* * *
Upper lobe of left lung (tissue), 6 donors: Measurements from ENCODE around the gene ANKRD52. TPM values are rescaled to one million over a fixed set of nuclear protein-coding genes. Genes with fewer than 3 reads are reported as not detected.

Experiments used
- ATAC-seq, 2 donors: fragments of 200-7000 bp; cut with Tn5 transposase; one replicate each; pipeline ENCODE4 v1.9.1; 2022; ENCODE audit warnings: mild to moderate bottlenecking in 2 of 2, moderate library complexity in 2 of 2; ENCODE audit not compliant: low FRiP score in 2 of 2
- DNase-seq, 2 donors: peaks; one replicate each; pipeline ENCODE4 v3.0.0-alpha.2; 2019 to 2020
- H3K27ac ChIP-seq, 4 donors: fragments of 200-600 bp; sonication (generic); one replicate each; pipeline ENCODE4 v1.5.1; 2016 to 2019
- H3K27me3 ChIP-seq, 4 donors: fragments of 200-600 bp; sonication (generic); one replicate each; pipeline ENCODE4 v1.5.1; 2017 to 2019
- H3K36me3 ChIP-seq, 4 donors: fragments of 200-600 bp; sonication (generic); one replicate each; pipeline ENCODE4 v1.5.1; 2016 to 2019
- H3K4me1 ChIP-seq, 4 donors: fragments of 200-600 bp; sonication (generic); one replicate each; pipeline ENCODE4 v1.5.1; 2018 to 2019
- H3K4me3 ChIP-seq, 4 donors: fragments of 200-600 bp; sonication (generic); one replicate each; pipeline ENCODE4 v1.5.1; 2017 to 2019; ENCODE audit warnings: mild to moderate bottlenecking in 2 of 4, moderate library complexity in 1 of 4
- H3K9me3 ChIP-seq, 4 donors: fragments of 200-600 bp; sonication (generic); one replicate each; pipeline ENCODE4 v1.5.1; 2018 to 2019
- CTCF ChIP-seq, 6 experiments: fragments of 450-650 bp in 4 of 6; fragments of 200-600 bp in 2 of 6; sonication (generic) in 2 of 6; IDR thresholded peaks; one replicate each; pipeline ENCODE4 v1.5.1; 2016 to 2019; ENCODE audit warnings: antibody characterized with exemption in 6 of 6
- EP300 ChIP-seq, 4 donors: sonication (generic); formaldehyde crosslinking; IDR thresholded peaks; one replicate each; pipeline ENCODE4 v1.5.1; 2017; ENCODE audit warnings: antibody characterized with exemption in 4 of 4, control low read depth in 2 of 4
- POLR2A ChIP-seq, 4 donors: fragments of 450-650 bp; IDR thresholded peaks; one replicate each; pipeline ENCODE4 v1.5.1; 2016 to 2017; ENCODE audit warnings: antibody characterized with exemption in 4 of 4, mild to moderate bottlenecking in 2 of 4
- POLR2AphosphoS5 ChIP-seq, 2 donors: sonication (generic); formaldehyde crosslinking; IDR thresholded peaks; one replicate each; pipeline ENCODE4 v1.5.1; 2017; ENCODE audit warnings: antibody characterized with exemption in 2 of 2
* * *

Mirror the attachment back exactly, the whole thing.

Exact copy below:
Upper lobe of left lung (tissue), 6 donors: Measurements from ENCODE around the gene ANKRD52. TPM values are rescaled to one million over a fixed set of nuclear protein-coding genes. Genes with fewer than 3 reads are reported as not detected.

Experiments used
- ATAC-seq, 2 donors: fragments of 200-7000 bp; cut with Tn5 transposase; one replicate each; pipeline ENCODE4 v1.9.1; 2022; ENCODE audit warnings: mild to moderate bottlenecking in 2 of 2, moderate library complexity in 2 of 2; ENCODE audit not compliant: low FRiP score in 2 of 2
- DNase-seq, 2 donors: peaks; one replicate each; pipeline ENCODE4 v3.0.0-alpha.2; 2019 to 2020
- H3K27ac ChIP-seq, 4 donors: fragments of 200-600 bp; sonication (generic); one replicate each; pipeline ENCODE4 v1.5.1; 2016 to 2019
- H3K27me3 ChIP-seq, 4 donors: fragments of 200-600 bp; sonication (generic); one replicate each; pipeline ENCODE4 v1.5.1; 2017 to 2019
- H3K36me3 ChIP-seq, 4 donors: fragments of 200-600 bp; sonication (generic); one replicate each; pipeline ENCODE4 v1.5.1; 2016 to 2019
- H3K4me1 ChIP-seq, 4 donors: fragments of 200-600 bp; sonication (generic); one replicate each; pipeline ENCODE4 v1.5.1; 2018 to 2019
- H3K4me3 ChIP-seq, 4 donors: fragments of 200-600 bp; sonication (generic); one replicate each; pipeline ENCODE4 v1.5.1; 2017 to 2019; ENCODE audit warnings: mild to moderate bottlenecking in 2 of 4, moderate library complexity in 1 of 4
- H3K9me3 ChIP-seq, 4 donors: fragments of 200-600 bp; sonication (generic); one replicate each; pipeline ENCODE4 v1.5.1; 2018 to 2019
- CTCF ChIP-seq, 6 experiments: fragments of 450-650 bp in 4 of 6; fragments of 200-600 bp in 2 of 6; sonication (generic) in 2 of 6; IDR thresholded peaks; one replicate each; pipeline ENCODE4 v1.5.1; 2016 to 2019; ENCODE audit warnings: antibody characterized with exemption in 6 of 6
- EP300 ChIP-seq, 4 donors: sonication (generic); formaldehyde crosslinking; IDR thresholded peaks; one replicate each; pipeline ENCODE4 v1.5.1; 2017; ENCODE audit warnings: antibody characterized with exemption in 4 of 4, control low read depth in 2 of 4
- POLR2A ChIP-seq, 4 donors: fragments of 450-650 bp; IDR thresholded peaks; one replicate each; pipeline ENCODE4 v1.5.1; 2016 to 2017; ENCODE audit warnings: antibody characterized with exemption in 4 of 4, mild to moderate bottlenecking in 2 of 4
- POLR2AphosphoS5 ChIP-seq, 2 donors: sonication (generic); formaldehyde crosslinking; IDR thresholded peaks; one replicate each; pipeline ENCODE4 v1.5.1; 2017; ENCODE audit warnings: antibody characterized with exemption in 2 of 2